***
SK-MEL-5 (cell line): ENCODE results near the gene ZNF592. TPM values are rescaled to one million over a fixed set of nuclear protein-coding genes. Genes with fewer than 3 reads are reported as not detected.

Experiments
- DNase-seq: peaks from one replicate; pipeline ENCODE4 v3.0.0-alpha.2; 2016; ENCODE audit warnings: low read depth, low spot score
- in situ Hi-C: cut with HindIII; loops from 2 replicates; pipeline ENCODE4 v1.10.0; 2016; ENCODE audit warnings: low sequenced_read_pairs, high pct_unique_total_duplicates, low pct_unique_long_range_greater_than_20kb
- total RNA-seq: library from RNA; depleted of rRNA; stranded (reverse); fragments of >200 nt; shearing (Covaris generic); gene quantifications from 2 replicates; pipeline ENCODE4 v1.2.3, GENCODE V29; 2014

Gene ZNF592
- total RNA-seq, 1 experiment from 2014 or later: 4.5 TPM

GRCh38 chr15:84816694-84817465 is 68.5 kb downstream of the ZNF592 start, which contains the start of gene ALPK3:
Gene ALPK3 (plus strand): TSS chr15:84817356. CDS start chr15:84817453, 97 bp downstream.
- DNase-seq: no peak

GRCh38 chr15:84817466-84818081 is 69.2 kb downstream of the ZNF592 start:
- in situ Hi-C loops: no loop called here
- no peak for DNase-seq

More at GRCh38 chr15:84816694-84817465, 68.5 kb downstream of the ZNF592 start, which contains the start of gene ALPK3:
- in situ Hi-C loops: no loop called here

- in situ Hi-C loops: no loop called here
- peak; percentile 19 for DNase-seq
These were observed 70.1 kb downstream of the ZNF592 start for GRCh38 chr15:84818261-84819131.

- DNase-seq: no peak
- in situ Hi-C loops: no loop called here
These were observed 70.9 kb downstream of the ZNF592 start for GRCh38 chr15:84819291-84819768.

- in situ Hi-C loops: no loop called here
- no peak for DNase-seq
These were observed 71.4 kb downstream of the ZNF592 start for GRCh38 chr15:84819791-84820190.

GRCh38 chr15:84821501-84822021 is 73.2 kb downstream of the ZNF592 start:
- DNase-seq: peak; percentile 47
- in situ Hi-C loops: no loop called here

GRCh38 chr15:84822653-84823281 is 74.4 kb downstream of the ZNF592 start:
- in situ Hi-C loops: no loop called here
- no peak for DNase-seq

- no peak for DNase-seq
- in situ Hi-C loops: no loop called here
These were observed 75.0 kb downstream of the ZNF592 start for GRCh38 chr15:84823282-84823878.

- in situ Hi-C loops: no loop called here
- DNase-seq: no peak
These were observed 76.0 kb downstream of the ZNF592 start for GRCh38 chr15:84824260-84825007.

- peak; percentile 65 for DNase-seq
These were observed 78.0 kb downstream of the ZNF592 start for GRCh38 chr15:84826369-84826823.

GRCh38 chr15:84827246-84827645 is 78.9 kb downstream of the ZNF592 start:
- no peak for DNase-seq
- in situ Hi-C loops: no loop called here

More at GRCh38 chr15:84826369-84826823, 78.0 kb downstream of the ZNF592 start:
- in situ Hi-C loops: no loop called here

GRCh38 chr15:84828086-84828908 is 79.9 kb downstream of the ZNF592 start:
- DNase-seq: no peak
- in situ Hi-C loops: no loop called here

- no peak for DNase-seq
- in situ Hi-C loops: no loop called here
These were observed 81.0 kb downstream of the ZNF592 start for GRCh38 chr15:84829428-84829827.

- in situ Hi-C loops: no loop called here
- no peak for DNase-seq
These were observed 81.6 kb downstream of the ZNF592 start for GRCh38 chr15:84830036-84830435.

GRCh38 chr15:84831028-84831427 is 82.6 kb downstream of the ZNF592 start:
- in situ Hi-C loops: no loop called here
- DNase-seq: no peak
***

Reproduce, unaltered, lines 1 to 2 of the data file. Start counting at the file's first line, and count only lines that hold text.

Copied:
SK-MEL-5 (cell line): ENCODE results near the gene ZNF592. TPM values are rescaled to one million over a fixed set of nuclear protein-coding genes. Genes with fewer than 3 reads are reported as not detected.

Experiments